At the recent ceremony establishing the new scholarship, Mr. Tarukwasha spoke of his grandfather’s conversion. “In 1962 my grandfather was ordained to be a pastor. He pastored his first church in 1963. Before his passing in 2010, he led hundreds of people to Christ, and trained many pastors and various leaders. I grew up in a Christian home but never really questioned how our family came to know and serve the Lord until I met Dr. McLuhan.” 

Mr. Tarukwasha acknowledged the role and assistance in establishing the scholarship of Larry Berry, Augustine Bocco, Renee Lastra, Mike Formont, Brie McDaniel and Phil Cook.

“I believe that many years from now we will talk about the great African men and women that this scholarship helped. If only a few students are assisted, that is all we need to change the world.”



McCallie Future Business Leaders Of America Start 2017 Strong

The Future Business Leaders of America Chapter of McCallie has had a busy and efficient start to 2017.  Ten members of the club went to Knoxville to compete in the regional FBLA competition, while three other members took a test before the event.   All 13 members who took part in the regional competition were top finalists in their respective event and were invited ... (click for more)

Rosaria Butterfield To Speak In Bryan College Chapel March 8

Christian author and speaker Rosaria Butterfield will speak in chapel service on Wednesday, March 8, at 10 a.m in Rudd Auditorium. Dr. Butterfield was once a tenured professor of English who identified as a lesbian and worked to advance the cause of LGBT equality. After her conversion to Christ in 1999, she said she came to see the sinfulness of having any identity apart from Him.  ... (click for more)

Dallas Bay Firefighters Save Home After Kitchen Fire, But 2 Dogs Die

Dallas Bay firefighters saved a home from burning to the ground on Saturday afternoon. Around 1 p.m., the homeowner called 911 reporting a house fire located at 1856 Cotter Road. Dallas Bay Volunteer Fire Department responded and arrived on the scene reporting heavy smoke pouring out the front door. Dallas Bay VFD requested a mutual aid response for Red Bank Fire Department ... (click for more)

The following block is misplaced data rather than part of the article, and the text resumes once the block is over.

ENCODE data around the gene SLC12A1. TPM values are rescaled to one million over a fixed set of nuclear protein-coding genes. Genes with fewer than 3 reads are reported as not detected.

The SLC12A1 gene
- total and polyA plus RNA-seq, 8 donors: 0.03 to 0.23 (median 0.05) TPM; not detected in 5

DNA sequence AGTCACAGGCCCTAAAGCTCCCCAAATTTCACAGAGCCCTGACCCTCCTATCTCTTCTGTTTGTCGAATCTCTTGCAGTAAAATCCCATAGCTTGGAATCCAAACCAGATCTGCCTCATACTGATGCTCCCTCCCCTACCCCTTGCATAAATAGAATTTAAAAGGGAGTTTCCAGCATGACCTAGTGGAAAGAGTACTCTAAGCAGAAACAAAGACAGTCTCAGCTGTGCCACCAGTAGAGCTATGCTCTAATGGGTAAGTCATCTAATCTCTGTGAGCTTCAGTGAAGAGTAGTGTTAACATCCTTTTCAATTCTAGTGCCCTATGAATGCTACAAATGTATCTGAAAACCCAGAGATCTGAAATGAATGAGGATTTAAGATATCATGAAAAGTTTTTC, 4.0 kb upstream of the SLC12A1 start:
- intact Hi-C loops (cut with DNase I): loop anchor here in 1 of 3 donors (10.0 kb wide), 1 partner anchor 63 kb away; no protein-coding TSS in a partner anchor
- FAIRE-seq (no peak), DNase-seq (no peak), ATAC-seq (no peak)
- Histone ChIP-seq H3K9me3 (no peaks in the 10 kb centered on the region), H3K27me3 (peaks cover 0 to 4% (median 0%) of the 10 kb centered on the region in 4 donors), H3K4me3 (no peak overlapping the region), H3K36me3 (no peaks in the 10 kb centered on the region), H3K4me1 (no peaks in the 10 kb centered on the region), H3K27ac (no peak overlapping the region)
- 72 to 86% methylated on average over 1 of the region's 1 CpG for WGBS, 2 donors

Man, 39, Shot Late Friday Night In The Vicinity Of North Chamberlain Avenue

Police said a 39-year-old man was shot late Friday night in the vicinity of North Chamberlain Avenue.   He was identified as Ruben Williams Sr.   Officers with the Chattanooga Police Department were informed just before midnight that a shooting victim arrived at a local hospital via personal vehicle.   Officers made contact with the victim who advised ... (click for more)

CVB Should Share Financials With The Home Folks

The recent debate over the Convention and Visitor's Bureau's funding and budget has gotten ugly. A Hamilton County commissioner has asked questions and made comments about the CVB. The director of the CVB has organized a campaign to dismiss the commissioner's questions and comments. The children on the playground are choosing sides and nothing useful seems to be happening. It's ... (click for more)

Roy Exum: The Haggling Must Stop

Far be it for me to suggest the Hamilton County Commission and the School Board need to spend more time at recess but it was obvious this week the two groups need to work at being better friends. We have nine county commissioners and just as many corresponding school board members to work together for the betterment of one entity – Hamilton County. Everybody who thinks that is happening ... (click for more)